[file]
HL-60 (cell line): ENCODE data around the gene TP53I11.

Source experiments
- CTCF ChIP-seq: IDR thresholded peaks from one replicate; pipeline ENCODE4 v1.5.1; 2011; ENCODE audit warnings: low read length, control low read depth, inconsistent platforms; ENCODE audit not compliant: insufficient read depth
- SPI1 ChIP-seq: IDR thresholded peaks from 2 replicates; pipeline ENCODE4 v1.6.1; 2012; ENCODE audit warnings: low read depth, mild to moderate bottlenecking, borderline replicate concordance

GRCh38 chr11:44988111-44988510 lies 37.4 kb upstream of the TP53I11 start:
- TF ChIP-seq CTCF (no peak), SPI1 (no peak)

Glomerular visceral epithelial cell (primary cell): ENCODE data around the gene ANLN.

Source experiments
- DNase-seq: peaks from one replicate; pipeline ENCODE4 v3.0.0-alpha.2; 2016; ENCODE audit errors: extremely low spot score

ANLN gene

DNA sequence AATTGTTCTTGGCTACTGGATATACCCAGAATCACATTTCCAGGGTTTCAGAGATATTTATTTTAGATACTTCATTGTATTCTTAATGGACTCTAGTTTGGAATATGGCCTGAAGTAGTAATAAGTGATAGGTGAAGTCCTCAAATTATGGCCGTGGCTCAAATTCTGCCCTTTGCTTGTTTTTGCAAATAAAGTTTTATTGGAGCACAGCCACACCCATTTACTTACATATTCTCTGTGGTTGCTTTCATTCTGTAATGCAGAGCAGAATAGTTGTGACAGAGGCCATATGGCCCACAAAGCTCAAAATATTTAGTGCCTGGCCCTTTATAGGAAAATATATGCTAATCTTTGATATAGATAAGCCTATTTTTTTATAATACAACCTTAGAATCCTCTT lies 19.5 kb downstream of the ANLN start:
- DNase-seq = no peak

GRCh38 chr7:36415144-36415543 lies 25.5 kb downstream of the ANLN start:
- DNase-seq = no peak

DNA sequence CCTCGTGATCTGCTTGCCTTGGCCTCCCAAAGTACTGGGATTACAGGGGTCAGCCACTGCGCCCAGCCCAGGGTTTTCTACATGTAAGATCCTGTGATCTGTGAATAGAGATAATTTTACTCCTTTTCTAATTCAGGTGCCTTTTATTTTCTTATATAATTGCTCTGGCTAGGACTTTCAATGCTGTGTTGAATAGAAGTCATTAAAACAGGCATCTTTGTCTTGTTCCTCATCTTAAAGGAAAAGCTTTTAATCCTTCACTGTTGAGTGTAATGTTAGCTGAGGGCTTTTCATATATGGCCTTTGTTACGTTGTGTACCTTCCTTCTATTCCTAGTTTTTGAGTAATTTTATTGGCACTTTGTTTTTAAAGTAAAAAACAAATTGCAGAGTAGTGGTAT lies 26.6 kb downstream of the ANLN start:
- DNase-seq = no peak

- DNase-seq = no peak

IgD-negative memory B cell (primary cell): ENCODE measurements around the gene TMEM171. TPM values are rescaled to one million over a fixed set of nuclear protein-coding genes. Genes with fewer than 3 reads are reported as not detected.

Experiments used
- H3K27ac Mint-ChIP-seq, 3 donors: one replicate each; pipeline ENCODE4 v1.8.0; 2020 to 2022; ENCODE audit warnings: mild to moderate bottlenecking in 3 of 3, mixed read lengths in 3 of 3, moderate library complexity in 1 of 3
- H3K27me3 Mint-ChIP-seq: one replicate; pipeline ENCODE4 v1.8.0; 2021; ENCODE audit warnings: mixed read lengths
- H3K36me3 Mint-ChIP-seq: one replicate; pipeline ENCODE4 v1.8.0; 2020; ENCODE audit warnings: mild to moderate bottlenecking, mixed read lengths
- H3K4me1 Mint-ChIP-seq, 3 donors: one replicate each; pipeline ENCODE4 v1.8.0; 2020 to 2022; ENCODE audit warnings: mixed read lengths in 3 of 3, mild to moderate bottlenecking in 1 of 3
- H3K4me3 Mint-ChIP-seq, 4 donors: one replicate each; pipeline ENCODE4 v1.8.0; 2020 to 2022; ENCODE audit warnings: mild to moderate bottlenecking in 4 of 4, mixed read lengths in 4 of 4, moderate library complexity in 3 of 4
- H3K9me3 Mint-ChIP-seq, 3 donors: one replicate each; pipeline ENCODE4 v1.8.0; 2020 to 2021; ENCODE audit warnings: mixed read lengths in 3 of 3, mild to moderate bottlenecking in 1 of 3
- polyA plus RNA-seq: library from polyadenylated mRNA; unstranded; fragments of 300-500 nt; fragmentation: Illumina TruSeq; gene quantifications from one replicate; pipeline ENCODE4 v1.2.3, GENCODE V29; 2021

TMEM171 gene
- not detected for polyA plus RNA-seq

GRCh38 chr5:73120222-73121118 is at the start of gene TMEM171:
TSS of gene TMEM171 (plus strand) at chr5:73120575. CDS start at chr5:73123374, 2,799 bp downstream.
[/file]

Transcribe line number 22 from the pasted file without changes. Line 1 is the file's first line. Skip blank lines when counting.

- H3K36me3 Mint-ChIP-seq: one replicate; pipeline ENCODE4 v1.8.0; 2020; ENCODE audit warnings: mild to moderate bottlenecking, mixed read lengths